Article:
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This article covers the basics practitioners need to know when dealing with solicitor's certificates.

Some practitioners are surprised that the LPLC continues to receive Amadio-type claims. These typically concern advice from a practitioner to a security provider which is subsequently disputed or an allegation from an unrepresented security provider that the practitioner owed them duties. A variation on that theme is the de facto Amadio-type claims where the elderly client not only provides the security for the loan but is the borrower as well. The funds are then gifted or “lent” to the elderly client’s child, usually for their business. It is essential practitioners are aware of key risk management measures when they advise security provider clients, even where they are de facto borrowers.

In one claim, a practitioner met with a woman and her son regarding a loan agreement. Under the agreement the woman was to borrow money at very high interest rates with her home provided as security. The practitioner said he gave advice to the woman on the loan in the presence of her son who acted as interpreter. The son was also the guarantor of the loan. The practitioner witnessed the signatures of both mother and son and took no notes of the meeting. The funds were borrowed for the benefit of her son although the practitioner did not know that at the time because he did not ask. When the woman failed to repay the loan, the lender sought to enforce its security and sell her home.

The mother later claimed she was under a disability, had a poor grasp of English and did not understand that she was the borrower and mortgaging her home.

She alleged the practitioner represented both her and her son and failed to protect her interests. The practitioner thought he was only acting for the mother but there was no documented retainer clarifying who was the client. The son was not an independent interpreter and the practitioner had no record of what the son told his mother at the meeting. There was also no record of the practitioner’s advice. The practitioner did not fully understand the Amadio issues and had received insufficient training on how to manage the risks.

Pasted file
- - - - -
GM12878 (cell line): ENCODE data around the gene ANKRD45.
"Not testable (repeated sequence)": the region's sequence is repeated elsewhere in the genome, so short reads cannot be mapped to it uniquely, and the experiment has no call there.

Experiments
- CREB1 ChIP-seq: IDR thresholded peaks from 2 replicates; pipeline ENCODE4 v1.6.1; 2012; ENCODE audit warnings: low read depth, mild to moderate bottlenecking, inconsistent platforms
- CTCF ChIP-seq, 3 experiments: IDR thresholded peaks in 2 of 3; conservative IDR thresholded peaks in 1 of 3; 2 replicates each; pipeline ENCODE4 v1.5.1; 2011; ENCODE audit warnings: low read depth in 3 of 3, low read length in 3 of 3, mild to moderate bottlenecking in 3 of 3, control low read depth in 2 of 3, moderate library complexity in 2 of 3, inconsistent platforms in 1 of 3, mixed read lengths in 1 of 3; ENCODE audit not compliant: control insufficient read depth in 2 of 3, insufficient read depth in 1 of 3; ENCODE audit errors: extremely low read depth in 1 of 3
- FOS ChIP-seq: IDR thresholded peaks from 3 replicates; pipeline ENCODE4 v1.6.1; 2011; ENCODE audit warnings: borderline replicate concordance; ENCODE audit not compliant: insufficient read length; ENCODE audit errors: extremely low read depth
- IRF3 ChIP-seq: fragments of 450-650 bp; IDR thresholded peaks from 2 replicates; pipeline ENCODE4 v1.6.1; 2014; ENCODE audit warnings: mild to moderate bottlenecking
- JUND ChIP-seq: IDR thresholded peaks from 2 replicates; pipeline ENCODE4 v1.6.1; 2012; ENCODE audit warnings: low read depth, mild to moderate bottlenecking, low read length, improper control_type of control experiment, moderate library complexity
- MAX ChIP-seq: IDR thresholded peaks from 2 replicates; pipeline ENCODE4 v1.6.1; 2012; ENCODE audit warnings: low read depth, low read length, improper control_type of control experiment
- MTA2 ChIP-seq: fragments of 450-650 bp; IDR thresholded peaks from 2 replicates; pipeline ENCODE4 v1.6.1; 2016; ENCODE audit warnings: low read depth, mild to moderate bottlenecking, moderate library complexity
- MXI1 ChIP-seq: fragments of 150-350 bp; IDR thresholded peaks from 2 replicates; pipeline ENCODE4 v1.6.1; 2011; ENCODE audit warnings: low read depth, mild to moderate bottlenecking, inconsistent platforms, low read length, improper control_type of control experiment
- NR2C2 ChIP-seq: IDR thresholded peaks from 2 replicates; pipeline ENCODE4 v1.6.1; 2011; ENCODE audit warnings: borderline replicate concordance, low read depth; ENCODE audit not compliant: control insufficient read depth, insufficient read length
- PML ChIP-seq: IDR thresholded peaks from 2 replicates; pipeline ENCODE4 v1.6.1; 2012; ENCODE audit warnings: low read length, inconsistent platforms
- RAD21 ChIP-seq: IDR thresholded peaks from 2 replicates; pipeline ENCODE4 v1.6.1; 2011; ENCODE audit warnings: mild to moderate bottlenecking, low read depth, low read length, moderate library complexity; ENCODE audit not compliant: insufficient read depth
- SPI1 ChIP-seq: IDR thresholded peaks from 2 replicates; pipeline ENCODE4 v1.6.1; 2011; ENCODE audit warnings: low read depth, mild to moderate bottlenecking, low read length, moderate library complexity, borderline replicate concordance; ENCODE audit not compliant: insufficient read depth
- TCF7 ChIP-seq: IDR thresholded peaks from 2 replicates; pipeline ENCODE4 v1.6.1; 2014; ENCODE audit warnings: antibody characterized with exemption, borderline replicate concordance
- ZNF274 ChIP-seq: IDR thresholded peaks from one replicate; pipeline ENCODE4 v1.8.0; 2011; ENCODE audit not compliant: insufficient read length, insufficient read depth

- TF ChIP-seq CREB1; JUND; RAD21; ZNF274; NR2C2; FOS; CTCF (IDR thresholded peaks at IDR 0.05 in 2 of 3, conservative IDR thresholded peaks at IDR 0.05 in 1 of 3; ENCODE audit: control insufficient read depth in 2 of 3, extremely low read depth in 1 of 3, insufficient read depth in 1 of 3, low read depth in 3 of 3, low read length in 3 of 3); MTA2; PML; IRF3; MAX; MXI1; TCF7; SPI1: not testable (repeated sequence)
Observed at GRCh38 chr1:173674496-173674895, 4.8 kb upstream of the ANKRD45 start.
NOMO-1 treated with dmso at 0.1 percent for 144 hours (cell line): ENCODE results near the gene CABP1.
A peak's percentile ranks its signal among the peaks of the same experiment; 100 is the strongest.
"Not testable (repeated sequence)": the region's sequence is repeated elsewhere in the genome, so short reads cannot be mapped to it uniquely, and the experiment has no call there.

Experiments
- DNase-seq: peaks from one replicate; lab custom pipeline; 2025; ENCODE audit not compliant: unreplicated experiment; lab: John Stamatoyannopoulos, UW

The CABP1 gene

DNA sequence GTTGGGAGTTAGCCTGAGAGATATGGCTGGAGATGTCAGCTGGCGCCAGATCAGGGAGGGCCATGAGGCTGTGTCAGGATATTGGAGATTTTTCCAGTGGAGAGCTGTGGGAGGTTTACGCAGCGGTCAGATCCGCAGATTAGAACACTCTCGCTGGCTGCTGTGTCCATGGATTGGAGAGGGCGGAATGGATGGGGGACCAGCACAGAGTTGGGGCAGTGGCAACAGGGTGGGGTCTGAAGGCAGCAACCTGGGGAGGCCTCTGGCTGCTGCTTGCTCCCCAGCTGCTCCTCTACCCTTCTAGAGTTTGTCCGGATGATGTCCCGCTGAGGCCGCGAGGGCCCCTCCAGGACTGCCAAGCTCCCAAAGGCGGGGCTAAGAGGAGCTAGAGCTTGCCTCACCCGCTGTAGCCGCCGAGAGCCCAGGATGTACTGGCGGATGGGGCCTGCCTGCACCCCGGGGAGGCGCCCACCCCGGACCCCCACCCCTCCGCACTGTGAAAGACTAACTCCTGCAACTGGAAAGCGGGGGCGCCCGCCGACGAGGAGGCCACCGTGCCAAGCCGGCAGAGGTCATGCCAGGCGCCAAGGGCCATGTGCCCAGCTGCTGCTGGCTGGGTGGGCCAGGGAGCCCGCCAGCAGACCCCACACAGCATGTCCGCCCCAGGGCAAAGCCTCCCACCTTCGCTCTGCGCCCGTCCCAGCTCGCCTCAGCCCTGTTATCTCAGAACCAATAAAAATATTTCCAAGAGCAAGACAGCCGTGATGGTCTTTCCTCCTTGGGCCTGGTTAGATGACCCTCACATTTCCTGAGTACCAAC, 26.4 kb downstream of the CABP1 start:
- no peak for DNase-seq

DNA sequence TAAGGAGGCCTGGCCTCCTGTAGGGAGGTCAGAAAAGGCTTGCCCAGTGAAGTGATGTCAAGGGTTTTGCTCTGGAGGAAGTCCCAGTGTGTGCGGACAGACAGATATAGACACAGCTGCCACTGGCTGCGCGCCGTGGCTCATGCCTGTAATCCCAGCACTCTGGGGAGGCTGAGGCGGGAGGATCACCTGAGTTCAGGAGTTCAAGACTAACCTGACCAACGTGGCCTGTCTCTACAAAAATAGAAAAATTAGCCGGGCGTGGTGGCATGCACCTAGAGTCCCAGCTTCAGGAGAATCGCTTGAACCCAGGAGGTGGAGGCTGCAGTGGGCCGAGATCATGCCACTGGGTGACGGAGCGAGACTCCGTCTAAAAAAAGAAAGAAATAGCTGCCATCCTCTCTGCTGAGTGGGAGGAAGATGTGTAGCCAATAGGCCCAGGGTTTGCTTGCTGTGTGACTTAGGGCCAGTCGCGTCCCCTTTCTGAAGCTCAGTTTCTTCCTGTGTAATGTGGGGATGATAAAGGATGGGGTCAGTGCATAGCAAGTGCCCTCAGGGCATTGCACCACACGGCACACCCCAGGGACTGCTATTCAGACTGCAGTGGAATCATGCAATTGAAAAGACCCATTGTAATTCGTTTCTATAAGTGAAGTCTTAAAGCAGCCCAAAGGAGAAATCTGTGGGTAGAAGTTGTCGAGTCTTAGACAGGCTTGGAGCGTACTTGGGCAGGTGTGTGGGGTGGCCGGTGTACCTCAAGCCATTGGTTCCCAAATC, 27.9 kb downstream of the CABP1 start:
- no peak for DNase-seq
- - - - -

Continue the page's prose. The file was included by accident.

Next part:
Another claim involved a variation on this scenario. An elderly couple entered into a loan agreement and mortgaged their property to obtain money for the benefit of their son. The documents were signed at the premises of a finance broker.

The practitioner said he was called to the broker’s premises for a meeting with the borrowers. During the meeting that was said to have taken around 20 minutes and was conducted entirely in English, the borrowers said little and asked no questions. At the end of the meeting they signed the loan agreement and mortgage.

When the lender sued the borrowers for repayment of the loan and possession of the property, the borrowers claimed their English was limited and they did not have the capacity to read and understand the relevant documents. They said they had no recollection of meeting the practitioner.

The practitioner had no record of his advice or details of the meeting either and said his usual practice was not to open a file for these types of meetings. He would simply explain the documents to the client and issue an invoice.

The importance of file notes was demonstrated in Bakovski v Lenehan [2014] NSWSC 671.

File notes are a note to the file, not a note to you and should record:

  • who was present
  • a summary of questions asked and the client’s answers
  • the advice given
  • how the client’s understanding of the advice was tested
  • how long the conference took.

Ask borrowers and guarantors why they are putting their assets at risk. Cases such as Provident Capital Ltd v Papa [2013] NSWCA 36 highlight when practitioners are under a duty to draw the client’s attention to the risks in borrowing the money and the need to obtain independent financial advice.

Caution is required, especially when advising and providing a solicitor’s certificate to walk-in clients. In XPAK Pty Ltd v Scibilia & Ors [2013] VCC 1260, a man and a woman claiming to be a married couple approached a firm for a solicitor’s certificate. The signature of the man’s wife on loan documents was forged and the man’s companion was an imposter.

When the woman was unable to produce identification on request the practitioner completed the advice and solicitor’s certificate but held it pending the identification being produced. The man later returned alone with his real wife’s identification and the firm provided the solicitor’s certificate, inadvertently facilitating the fraud.

See the Key Risk Checklist: Solicitor’s certificates for borrowers or surety providers.

Do not act for both the borrower and guarantor.
Ask why your clients are borrowing the money or providing security.
Ensure staff receive adequate training
Use a professional interpreter where appropriate.
Record advice, details of the conference and any translation in writing.

Solicitors Certificates Basics.pdf

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